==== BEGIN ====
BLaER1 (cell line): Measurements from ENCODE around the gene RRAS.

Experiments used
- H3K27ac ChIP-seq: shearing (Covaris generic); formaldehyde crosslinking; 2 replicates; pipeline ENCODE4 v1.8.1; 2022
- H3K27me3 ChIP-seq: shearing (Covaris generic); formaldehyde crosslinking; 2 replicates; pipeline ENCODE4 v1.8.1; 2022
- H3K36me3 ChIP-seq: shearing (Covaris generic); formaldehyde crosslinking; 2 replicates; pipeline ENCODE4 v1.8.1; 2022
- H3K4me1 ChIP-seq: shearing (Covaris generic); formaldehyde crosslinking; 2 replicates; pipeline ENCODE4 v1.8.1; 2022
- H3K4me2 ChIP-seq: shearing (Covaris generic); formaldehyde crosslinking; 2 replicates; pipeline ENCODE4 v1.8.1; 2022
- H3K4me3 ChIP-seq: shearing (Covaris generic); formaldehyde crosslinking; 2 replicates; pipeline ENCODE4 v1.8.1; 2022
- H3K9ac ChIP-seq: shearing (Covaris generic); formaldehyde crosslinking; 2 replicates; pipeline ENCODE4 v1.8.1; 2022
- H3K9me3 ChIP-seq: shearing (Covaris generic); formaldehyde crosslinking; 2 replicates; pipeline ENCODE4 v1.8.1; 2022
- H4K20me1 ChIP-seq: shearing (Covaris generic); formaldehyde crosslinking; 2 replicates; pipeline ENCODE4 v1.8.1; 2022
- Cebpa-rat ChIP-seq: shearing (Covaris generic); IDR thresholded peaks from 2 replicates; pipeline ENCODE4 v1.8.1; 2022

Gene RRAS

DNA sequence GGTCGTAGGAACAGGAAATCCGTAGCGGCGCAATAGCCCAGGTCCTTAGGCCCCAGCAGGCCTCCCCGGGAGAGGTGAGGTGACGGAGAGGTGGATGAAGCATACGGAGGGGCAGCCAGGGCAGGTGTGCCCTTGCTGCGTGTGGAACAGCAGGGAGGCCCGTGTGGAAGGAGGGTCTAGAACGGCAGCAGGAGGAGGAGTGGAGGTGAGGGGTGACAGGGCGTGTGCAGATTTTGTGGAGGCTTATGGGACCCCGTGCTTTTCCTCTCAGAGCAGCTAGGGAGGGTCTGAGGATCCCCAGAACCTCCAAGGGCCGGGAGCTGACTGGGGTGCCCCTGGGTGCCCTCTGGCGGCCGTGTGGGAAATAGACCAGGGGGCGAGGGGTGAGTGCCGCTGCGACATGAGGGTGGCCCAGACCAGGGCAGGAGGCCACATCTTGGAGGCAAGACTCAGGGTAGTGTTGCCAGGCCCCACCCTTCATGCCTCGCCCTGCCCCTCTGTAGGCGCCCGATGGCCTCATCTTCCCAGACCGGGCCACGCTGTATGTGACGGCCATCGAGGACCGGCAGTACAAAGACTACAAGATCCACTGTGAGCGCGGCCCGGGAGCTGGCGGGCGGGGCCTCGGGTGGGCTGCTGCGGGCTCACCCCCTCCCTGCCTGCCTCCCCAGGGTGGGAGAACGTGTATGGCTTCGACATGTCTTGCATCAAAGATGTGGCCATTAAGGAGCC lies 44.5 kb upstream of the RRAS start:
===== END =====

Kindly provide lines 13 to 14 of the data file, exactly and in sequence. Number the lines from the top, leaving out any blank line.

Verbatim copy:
Gene RRAS

DNA sequence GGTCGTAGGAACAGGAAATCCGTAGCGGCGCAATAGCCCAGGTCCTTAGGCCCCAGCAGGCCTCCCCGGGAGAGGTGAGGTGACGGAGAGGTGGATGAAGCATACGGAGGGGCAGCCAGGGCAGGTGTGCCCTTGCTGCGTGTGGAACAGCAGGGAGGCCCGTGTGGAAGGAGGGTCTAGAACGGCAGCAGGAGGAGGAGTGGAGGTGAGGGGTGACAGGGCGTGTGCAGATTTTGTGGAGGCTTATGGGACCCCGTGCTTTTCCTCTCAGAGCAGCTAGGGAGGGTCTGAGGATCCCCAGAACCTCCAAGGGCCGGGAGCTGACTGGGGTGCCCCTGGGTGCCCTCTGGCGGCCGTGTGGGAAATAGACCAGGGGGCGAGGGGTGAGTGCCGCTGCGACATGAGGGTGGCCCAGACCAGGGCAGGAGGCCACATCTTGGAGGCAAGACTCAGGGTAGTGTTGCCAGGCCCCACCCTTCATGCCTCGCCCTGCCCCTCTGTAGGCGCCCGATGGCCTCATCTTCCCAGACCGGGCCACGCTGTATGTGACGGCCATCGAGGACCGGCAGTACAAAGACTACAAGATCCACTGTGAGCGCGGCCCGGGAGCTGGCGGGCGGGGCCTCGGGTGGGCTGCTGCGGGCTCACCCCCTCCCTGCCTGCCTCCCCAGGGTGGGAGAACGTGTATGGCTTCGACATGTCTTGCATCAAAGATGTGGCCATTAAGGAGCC lies 44.5 kb upstream of the RRAS start: